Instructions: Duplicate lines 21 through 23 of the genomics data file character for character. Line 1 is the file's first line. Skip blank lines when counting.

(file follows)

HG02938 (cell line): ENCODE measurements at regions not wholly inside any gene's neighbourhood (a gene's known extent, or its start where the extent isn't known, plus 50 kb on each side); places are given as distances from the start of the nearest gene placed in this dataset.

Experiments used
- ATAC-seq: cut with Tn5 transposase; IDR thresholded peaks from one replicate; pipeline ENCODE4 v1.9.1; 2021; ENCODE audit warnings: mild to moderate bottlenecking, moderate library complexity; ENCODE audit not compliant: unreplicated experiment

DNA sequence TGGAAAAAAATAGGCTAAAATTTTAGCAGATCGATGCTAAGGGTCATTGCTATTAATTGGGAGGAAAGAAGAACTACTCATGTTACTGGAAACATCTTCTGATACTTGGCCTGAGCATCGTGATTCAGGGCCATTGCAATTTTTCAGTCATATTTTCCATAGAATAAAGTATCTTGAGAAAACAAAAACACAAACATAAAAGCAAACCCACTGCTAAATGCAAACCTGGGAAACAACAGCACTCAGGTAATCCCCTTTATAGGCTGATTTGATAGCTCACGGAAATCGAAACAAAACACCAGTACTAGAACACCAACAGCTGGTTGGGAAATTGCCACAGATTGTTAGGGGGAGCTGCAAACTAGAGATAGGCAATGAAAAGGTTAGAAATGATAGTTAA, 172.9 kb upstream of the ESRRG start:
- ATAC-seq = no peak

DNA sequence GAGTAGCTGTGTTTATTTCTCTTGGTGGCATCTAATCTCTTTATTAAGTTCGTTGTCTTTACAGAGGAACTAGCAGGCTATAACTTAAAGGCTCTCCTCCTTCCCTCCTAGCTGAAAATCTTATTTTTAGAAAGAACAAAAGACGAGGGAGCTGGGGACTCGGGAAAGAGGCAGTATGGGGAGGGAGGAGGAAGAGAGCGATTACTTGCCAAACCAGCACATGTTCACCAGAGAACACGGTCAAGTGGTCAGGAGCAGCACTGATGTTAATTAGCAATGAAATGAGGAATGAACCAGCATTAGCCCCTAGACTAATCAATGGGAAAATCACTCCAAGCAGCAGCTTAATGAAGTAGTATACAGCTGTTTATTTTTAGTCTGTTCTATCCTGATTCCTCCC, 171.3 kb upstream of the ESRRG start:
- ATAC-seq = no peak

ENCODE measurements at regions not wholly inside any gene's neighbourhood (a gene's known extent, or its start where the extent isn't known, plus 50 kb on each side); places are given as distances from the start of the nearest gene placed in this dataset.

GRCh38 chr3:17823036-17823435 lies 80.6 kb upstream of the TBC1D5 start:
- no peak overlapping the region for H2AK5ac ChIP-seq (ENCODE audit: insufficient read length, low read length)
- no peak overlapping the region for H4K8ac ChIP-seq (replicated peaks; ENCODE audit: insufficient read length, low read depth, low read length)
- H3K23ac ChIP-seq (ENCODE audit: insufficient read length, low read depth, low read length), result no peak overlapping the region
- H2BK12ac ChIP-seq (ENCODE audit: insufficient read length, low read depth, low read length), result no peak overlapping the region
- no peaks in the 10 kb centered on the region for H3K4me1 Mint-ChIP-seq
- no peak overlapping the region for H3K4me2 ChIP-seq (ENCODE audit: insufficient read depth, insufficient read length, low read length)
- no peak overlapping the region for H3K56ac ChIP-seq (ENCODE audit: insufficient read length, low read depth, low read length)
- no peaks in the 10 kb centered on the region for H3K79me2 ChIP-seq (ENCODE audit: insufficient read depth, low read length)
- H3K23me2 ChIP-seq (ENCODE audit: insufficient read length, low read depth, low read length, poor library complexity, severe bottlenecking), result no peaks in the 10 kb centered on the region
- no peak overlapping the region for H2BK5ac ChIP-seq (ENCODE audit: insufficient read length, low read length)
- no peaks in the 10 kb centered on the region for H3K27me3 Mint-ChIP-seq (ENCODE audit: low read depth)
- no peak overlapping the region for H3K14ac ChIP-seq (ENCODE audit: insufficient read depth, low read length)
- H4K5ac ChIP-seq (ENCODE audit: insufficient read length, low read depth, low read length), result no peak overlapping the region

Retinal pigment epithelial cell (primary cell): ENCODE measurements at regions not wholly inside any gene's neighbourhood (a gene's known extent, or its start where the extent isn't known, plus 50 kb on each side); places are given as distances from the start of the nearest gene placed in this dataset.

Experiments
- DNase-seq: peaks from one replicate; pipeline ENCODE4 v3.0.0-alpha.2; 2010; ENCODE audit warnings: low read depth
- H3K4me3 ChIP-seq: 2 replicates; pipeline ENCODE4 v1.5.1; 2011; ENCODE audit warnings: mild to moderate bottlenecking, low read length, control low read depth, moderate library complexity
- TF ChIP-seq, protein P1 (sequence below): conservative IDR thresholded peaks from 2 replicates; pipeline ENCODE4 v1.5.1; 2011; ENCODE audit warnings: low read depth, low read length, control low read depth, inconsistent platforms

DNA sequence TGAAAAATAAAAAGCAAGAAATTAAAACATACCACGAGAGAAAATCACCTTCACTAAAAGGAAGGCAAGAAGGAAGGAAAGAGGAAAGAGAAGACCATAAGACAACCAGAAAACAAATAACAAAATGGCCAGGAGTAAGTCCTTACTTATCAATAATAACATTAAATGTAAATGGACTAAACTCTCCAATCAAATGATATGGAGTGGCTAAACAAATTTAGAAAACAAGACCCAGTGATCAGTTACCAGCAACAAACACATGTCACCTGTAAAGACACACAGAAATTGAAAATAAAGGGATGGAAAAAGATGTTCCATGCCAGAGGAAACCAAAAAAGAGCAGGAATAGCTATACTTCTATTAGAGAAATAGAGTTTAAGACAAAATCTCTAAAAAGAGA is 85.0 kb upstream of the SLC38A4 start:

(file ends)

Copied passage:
- no peak overlapping the region for H3K14ac ChIP-seq (ENCODE audit: insufficient read depth, low read length)
- H4K5ac ChIP-seq (ENCODE audit: insufficient read length, low read depth, low read length), result no peak overlapping the region

Retinal pigment epithelial cell (primary cell): ENCODE measurements at regions not wholly inside any gene's neighbourhood (a gene's known extent, or its start where the extent isn't known, plus 50 kb on each side); places are given as distances from the start of the nearest gene placed in this dataset.